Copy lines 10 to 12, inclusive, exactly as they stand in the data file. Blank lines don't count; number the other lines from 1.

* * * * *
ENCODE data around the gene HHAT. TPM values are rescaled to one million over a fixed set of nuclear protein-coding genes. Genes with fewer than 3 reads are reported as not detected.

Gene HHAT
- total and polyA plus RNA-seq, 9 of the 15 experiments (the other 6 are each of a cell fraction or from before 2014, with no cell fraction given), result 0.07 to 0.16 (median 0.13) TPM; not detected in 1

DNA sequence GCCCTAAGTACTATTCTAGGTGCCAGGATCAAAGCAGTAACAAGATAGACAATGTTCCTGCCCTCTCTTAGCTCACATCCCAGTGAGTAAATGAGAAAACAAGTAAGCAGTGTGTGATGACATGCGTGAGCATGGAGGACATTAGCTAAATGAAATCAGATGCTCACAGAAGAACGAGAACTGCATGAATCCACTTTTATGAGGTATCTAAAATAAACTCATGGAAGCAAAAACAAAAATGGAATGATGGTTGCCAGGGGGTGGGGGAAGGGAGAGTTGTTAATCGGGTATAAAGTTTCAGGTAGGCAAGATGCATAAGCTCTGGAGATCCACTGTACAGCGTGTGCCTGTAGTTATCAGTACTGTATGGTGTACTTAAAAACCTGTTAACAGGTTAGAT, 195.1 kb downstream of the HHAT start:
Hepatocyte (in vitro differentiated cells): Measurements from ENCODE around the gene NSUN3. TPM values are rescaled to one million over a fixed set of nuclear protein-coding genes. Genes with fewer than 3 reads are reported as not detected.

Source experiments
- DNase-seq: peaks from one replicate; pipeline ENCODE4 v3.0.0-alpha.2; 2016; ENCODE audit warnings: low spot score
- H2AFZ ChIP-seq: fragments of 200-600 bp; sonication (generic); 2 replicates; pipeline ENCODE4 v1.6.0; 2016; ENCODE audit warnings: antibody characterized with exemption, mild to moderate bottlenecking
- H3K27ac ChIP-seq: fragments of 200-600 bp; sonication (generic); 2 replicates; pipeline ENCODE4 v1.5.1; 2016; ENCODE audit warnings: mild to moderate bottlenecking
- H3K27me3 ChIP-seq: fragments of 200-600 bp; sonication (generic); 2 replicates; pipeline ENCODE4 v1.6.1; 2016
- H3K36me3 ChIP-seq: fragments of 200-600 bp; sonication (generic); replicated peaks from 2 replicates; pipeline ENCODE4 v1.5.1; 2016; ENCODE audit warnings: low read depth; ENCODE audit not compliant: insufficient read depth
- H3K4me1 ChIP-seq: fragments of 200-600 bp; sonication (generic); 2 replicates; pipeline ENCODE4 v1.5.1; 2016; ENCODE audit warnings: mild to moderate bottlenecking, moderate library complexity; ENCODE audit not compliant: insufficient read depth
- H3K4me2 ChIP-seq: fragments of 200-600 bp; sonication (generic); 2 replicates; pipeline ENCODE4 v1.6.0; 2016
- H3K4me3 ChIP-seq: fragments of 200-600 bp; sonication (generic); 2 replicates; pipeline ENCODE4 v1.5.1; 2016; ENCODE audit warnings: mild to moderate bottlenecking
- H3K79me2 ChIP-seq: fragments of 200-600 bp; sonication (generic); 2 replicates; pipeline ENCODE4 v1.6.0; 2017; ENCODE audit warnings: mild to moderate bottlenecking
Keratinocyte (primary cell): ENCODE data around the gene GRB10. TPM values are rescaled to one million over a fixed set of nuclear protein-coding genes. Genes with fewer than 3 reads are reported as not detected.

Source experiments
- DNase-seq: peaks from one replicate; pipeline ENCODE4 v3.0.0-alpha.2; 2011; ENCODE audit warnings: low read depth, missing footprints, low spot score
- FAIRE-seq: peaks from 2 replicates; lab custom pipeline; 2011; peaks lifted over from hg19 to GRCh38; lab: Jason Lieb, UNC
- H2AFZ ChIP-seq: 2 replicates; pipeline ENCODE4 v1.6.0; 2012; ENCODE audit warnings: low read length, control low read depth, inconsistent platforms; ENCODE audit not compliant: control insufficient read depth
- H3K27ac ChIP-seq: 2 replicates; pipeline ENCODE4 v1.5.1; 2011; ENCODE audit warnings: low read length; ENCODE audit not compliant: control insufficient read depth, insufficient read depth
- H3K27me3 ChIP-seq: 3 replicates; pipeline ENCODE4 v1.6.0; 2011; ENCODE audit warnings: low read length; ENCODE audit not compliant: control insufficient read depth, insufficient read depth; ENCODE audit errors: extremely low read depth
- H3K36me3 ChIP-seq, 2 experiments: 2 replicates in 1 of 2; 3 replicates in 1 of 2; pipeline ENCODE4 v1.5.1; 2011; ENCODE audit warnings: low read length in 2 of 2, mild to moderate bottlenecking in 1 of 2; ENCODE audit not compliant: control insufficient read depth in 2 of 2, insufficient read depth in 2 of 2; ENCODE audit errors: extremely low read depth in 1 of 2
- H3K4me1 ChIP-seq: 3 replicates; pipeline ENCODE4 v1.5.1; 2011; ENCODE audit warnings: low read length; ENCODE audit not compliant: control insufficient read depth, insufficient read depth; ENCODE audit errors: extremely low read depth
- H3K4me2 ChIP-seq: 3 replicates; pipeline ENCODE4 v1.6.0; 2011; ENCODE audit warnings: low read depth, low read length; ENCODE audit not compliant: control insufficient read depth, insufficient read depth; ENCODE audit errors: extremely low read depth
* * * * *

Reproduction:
- H3K27me3 ChIP-seq: fragments of 200-600 bp; sonication (generic); 2 replicates; pipeline ENCODE4 v1.6.1; 2016
- H3K36me3 ChIP-seq: fragments of 200-600 bp; sonication (generic); replicated peaks from 2 replicates; pipeline ENCODE4 v1.5.1; 2016; ENCODE audit warnings: low read depth; ENCODE audit not compliant: insufficient read depth
- H3K4me1 ChIP-seq: fragments of 200-600 bp; sonication (generic); 2 replicates; pipeline ENCODE4 v1.5.1; 2016; ENCODE audit warnings: mild to moderate bottlenecking, moderate library complexity; ENCODE audit not compliant: insufficient read depth